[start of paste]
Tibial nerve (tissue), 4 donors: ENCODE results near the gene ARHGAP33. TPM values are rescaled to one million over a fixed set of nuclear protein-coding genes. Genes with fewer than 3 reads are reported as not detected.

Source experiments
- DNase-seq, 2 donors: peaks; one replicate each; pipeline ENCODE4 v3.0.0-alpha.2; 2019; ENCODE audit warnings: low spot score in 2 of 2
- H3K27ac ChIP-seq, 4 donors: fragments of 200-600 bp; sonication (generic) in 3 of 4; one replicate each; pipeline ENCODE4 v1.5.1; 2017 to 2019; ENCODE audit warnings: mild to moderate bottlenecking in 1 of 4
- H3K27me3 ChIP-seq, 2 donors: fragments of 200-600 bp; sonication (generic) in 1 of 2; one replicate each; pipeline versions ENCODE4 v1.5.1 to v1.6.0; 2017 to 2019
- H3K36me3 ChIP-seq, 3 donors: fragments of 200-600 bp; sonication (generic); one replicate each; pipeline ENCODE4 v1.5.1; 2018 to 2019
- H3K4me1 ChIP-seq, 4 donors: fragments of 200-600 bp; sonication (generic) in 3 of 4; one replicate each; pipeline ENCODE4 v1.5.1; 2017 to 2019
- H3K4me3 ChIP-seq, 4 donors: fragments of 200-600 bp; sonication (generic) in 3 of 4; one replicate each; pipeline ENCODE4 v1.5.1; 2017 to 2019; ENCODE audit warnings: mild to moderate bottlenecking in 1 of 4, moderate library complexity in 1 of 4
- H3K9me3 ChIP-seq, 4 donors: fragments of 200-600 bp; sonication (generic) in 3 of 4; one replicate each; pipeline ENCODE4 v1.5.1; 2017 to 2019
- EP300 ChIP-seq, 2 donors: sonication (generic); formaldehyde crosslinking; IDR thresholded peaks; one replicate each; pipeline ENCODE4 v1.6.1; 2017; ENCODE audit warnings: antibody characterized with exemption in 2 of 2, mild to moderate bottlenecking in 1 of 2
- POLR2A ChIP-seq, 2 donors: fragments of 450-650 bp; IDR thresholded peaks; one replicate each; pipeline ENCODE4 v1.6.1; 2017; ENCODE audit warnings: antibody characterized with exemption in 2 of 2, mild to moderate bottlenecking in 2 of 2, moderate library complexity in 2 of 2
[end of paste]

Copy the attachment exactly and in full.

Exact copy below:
Tibial nerve (tissue), 4 donors: ENCODE results near the gene ARHGAP33. TPM values are rescaled to one million over a fixed set of nuclear protein-coding genes. Genes with fewer than 3 reads are reported as not detected.

Source experiments
- DNase-seq, 2 donors: peaks; one replicate each; pipeline ENCODE4 v3.0.0-alpha.2; 2019; ENCODE audit warnings: low spot score in 2 of 2
- H3K27ac ChIP-seq, 4 donors: fragments of 200-600 bp; sonication (generic) in 3 of 4; one replicate each; pipeline ENCODE4 v1.5.1; 2017 to 2019; ENCODE audit warnings: mild to moderate bottlenecking in 1 of 4
- H3K27me3 ChIP-seq, 2 donors: fragments of 200-600 bp; sonication (generic) in 1 of 2; one replicate each; pipeline versions ENCODE4 v1.5.1 to v1.6.0; 2017 to 2019
- H3K36me3 ChIP-seq, 3 donors: fragments of 200-600 bp; sonication (generic); one replicate each; pipeline ENCODE4 v1.5.1; 2018 to 2019
- H3K4me1 ChIP-seq, 4 donors: fragments of 200-600 bp; sonication (generic) in 3 of 4; one replicate each; pipeline ENCODE4 v1.5.1; 2017 to 2019
- H3K4me3 ChIP-seq, 4 donors: fragments of 200-600 bp; sonication (generic) in 3 of 4; one replicate each; pipeline ENCODE4 v1.5.1; 2017 to 2019; ENCODE audit warnings: mild to moderate bottlenecking in 1 of 4, moderate library complexity in 1 of 4
- H3K9me3 ChIP-seq, 4 donors: fragments of 200-600 bp; sonication (generic) in 3 of 4; one replicate each; pipeline ENCODE4 v1.5.1; 2017 to 2019
- EP300 ChIP-seq, 2 donors: sonication (generic); formaldehyde crosslinking; IDR thresholded peaks; one replicate each; pipeline ENCODE4 v1.6.1; 2017; ENCODE audit warnings: antibody characterized with exemption in 2 of 2, mild to moderate bottlenecking in 1 of 2
- POLR2A ChIP-seq, 2 donors: fragments of 450-650 bp; IDR thresholded peaks; one replicate each; pipeline ENCODE4 v1.6.1; 2017; ENCODE audit warnings: antibody characterized with exemption in 2 of 2, mild to moderate bottlenecking in 2 of 2, moderate library complexity in 2 of 2